The Jerusalem Post discusses SPI research finding that Israeli children are experiencing a “mental crisis.” The report, based on a study conducted by Michal Grinstein-Weiss, director of SPI, and Interdisciplinary Center Herzliya together with Prof. Rami Benvenisti of Hebrew University, showed that one in five children – 21% and three times more than before the coronavirus crisis – are suffering from symptoms of anxiety.

SPI & McDonnell Academy award new round of seed grants to address Covid-19-related challenges

For a second year, the Social Policy Institute and the McDonnell International Scholars Academy at Washington University in St. Louis partnered to provide joint seed grants to advance international policy-relevant research. Three new projects were selected to receive seed funding of up to $30,000 each. The recipients include researchers from both Washington University and McDonnell […]

Fear of safety and mistrust cause vaccine hesitancy in Israel

SPI asked respondents about their inclination to get a COVID-19 vaccine, as well as their perspectives toward the vaccine and pandemic overall. The results indicate certain religious groups are more hesitant to receive the vaccine than others, though the reasoning differs.

Cash assistance (TANF) recipients suffer the brunt of evictions despite the moratorium

New evidence from the Social Policy Institute’s multi-wave Socioeconomic Impacts of COVID-19 Survey shows that during the pandemic, TANF recipients were evicted at significantly higher rates than non-recipients, even when accounting for differences in demographics, income, assets, recent job loss, and how many months behind they are in rental payments.

A Message from the Director

As we are opening a near year, we are also experiencing the tragedy of the violence at the U.S. Capitol on Jan. 6, 2021. It was a sad day in our nation’s history and highlights the ever-widening divisions within the country. Despite the shocking and unprecedented moment in American history, Congressional leaders were undeterred and […]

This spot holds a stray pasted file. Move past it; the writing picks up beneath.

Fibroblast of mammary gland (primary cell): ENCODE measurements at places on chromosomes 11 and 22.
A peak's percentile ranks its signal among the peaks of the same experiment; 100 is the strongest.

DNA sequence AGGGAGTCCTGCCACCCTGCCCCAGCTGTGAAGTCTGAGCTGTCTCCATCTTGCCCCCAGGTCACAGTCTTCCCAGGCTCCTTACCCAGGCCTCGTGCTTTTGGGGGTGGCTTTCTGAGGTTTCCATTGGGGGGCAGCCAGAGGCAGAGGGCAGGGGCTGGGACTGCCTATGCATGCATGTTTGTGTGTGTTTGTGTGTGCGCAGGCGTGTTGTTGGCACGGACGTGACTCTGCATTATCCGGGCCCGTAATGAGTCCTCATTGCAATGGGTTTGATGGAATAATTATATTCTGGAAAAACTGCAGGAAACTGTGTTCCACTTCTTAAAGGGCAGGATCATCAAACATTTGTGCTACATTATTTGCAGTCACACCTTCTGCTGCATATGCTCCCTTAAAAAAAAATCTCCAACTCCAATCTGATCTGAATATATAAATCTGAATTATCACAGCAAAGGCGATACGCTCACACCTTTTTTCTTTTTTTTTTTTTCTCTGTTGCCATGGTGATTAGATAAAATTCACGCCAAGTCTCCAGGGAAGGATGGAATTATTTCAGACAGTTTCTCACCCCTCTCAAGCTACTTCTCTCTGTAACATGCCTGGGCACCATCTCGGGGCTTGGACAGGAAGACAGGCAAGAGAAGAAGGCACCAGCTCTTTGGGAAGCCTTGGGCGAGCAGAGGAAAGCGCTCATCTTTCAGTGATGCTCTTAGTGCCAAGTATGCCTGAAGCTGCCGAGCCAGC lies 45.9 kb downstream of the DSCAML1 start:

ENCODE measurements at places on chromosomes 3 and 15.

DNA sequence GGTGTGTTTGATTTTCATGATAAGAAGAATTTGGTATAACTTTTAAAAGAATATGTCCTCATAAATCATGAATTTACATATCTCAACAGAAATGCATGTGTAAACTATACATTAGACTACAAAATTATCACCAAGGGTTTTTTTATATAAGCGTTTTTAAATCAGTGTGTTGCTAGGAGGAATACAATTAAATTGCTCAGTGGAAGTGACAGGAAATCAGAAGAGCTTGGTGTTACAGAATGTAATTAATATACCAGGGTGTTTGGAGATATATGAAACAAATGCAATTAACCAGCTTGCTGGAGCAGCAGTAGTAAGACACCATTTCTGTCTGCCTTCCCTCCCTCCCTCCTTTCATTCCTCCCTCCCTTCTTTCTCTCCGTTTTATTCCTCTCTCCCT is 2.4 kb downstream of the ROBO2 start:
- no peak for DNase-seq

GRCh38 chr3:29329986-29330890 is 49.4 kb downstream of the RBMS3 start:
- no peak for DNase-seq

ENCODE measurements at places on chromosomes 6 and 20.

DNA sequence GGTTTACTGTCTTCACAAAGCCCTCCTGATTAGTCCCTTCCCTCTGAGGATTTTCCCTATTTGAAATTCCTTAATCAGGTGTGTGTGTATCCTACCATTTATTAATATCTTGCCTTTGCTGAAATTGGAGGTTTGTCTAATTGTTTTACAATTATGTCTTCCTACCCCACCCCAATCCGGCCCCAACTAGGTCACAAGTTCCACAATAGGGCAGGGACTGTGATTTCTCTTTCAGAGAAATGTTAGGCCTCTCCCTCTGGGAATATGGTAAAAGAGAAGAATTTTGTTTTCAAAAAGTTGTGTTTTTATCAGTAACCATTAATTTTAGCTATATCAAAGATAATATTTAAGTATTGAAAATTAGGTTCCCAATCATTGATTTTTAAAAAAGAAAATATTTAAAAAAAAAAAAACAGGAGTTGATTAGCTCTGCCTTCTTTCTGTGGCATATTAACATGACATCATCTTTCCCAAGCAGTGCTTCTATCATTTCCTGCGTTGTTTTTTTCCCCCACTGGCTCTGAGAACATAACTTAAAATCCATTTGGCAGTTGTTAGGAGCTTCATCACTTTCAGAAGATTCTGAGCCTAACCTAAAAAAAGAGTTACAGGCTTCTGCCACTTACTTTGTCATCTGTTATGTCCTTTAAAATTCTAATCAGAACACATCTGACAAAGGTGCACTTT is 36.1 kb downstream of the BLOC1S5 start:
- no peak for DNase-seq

Women with young children are disappearing from the Israeli workforce

Women with young children (0-14 years old) are twice as likely to experience unemployment as compared to men in the same situation, according to the longitudinal Socioeconomic Impacts of COVID-19 Survey in Israel, administered by the Social Policy Institute at Washington University in St. Louis.

In Israel, households with children are struggling during the COVID-19 pandemic

Like many families across the globe, Israeli families have been facing the challenges of raising children during the COVID-19 pandemic. Not only do Israeli families have to adjust to large changes in their child(ren)’s schooling, but they are also forced to cope with the financial shocks, such as job and/or income loss that come with […]

7 Tips to Mitigate Hoarding Behavior

Mary Acri has seven tips to manage feelings of powerlessness, helplessness and fear without stockpiling toilet paper as the pandemic persists.

Women in St. Louis worry about their careers as they step back to care for their families (Links to an external site)

St. Louis Public Radio highlighted survey results from Social Policy Institute’s Socioeconomic Impacts of COVID-19 Survey in the U.S. to elevate evidence that child care concerns are driving job losses and the ability to return to work during the pandemic. Atia Thurman, associate director from the Clark-Fox Policy Institute at Washington University added commentary about policy solutions.

Working Parents in COVID-19: The Impact and the Policy Response

Michal Grinstein-Weiss, director of the Social Policy Institute at Washington University in St. Louis (SPI), and Nisha Patel, senior fellow at SPI, spoke on a panel hosted by the American Academy of Political and Social Sciences on Oct. 29, 2020 about the impact of COVID-19 on working families, including original research from the Socioeconomic Impacts […]

Safe, affordable child care is a right, not a privilege

As the United States nears the seventh month of weathering COVID-19’s impact, it has become clear that the economy will not recover simply by encouraging businesses to re-open or consumers to keep shopping. Working adults with children are being disproportionately affected by COVID-19 and will continue to struggle without stronger federal and state support for child care.